Giving Compass’ Take:
• The Center for Disaster Philanthropy (CDP) addresses the flooding that has occurred in the U.S. in 2019 and highlights ways that donors can support affected communities.
• How does disaster philanthropy fit into your giving strategy? Have you shifted to the long-view as suggested by CDP?
• Read more about the risks of extreme weather occurrences, such as flooding and extreme heat.
Spring 2019 was predicted to be particularly bad for flooding and so far, it is proving predictions right. In mid-February, weather.com said, “Spring flooding might be a more widespread problem along rivers in the Midwest and Northeast in 2019 due to a number of accumulating factors over the past several months. The combination of melting snow, additional rain and snow and rising temperatures all play crucial roles in determining how widespread and severe spring river flooding is from March through May in the Midwest and Northeast.”
Floods are a slow, and sometimes predictable, disaster. This means that communities will often know ahead of time that they are going to be hit, especially those on major rivers that have flooded further upstream. But significant rainfall – especially rain bands setting up over a specific area – can upset even the best laid plans.
Whether nationally or internationally, funders should seek out the organizations with long-standing relationships in place, in addition to those who understand unique cultural, geographical, and operational differences.
CDP has also created a list of suggestions for foundations to consider related to disaster giving. These include:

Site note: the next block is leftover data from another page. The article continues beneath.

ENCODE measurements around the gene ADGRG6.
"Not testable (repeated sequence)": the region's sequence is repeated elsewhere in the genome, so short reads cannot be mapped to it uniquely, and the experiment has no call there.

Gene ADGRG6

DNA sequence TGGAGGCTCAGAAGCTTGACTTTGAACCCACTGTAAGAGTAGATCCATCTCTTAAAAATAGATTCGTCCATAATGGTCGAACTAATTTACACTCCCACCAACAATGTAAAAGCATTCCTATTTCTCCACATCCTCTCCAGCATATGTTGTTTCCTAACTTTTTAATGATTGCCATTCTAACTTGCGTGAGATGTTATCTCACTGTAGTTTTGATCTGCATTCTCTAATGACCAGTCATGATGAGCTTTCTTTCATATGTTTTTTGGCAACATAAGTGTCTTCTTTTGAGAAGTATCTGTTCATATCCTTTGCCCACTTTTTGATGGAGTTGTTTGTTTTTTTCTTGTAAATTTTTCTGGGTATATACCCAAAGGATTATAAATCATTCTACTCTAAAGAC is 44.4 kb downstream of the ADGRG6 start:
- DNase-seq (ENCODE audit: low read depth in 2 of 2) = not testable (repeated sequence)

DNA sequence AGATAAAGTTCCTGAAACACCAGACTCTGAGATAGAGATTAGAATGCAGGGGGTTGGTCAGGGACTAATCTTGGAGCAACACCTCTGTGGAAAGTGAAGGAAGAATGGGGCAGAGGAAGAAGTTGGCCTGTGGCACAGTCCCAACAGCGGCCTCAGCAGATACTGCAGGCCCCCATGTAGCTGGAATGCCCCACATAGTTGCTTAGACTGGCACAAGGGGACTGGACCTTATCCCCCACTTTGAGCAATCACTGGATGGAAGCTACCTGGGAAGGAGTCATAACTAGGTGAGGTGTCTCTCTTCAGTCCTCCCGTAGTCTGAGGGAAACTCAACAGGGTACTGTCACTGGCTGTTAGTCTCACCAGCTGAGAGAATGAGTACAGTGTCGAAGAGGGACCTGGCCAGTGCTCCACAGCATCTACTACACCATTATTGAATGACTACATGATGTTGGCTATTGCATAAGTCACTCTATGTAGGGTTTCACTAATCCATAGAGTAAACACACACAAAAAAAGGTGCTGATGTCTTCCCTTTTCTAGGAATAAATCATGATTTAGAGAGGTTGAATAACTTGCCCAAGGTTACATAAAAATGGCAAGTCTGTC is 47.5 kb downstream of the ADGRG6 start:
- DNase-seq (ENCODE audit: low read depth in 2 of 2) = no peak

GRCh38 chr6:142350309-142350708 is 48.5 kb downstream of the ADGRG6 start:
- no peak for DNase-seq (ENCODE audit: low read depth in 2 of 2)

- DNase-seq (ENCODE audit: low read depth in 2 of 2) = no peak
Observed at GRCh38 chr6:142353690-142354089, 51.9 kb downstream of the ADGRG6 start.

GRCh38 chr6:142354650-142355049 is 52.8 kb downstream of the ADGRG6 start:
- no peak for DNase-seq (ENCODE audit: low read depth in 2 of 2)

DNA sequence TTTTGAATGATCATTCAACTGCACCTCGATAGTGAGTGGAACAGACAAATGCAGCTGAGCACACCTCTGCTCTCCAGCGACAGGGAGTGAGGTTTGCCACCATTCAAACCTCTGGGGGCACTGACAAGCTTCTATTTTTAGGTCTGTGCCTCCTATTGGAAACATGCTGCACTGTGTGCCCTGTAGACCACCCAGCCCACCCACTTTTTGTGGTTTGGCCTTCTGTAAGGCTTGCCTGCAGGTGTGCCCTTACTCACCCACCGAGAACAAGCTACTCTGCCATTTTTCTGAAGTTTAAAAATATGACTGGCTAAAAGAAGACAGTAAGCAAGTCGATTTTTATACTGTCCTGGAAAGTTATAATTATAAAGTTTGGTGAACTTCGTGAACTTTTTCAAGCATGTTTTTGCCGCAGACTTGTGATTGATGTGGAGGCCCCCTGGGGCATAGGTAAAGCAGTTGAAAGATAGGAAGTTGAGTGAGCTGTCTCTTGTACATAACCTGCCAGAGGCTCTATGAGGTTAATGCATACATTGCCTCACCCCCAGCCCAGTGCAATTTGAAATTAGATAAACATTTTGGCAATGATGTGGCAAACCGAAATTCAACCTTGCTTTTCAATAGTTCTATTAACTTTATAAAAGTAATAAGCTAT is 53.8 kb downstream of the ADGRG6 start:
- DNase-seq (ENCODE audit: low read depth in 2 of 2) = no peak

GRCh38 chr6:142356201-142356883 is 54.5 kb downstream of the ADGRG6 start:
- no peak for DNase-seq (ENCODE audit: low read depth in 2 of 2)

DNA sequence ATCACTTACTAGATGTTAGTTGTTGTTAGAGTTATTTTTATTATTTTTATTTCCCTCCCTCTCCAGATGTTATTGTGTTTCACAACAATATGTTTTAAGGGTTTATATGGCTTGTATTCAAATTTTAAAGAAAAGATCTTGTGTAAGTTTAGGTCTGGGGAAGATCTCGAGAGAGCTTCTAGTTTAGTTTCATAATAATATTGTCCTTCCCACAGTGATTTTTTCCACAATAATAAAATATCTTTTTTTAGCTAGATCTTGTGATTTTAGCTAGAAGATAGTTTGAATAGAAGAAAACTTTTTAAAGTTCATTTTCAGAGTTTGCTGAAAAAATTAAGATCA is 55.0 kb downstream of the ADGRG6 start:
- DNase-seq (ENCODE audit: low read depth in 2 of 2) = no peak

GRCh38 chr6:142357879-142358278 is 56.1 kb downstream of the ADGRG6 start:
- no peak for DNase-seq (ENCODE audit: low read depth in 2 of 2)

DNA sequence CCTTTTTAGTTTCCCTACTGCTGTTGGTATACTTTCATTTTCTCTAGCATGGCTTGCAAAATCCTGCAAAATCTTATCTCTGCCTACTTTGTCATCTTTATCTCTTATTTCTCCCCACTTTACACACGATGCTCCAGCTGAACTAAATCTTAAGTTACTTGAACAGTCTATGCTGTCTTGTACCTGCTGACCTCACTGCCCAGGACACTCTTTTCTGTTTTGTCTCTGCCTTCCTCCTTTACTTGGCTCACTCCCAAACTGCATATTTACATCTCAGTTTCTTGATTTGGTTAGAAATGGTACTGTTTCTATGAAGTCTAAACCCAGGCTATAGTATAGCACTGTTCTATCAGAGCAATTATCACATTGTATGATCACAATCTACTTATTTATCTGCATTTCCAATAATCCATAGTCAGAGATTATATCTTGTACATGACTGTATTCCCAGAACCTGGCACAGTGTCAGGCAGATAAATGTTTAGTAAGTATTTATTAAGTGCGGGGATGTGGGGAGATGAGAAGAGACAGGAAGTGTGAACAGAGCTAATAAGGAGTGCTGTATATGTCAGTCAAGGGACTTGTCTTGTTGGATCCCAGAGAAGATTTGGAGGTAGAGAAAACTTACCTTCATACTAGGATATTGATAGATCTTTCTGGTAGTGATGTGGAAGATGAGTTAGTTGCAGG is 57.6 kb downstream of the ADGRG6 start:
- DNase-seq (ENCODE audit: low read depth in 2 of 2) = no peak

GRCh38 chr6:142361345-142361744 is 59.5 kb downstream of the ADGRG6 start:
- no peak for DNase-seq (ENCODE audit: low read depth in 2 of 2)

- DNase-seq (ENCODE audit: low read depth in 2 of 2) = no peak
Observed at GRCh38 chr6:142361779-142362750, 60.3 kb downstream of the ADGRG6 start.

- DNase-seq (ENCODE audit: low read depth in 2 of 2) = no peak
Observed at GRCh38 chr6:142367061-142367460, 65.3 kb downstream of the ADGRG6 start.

- Take the long view: Even while focusing on immediate needs, remember that it will take some time for the full range of needs to emerge.
- Recognize there are places private philanthropy can help that government agencies might not: Private funders have opportunities to develop innovative solutions to help prevent or mitigate future disasters that the government cannot execute.
- All funders are disaster philanthropists: Even if your organization does not work in a particular geographic area or fund immediate relief efforts, you can look for ways to tie disaster funding into your existing mission.
- Ask the experts: If you are considering supporting an organization that is positioned to work in an affected area, do some research.
Read the full article about philanthropy for flooding at Center for Disaster Philanthropy.
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Looking for a way to get involved?
A good way to complement your interest in Disaster Relief is to connect with others. Check out these events, galas, conferences or volunteering opportunities related to Disaster Relief.
Are you ready to give?
Disaster Relief is an important topic. Other members found these Giving Funds, Charitable Organizations and Projects aggregated by Giving Compass to be relevant to individuals with a passion for Disaster Relief.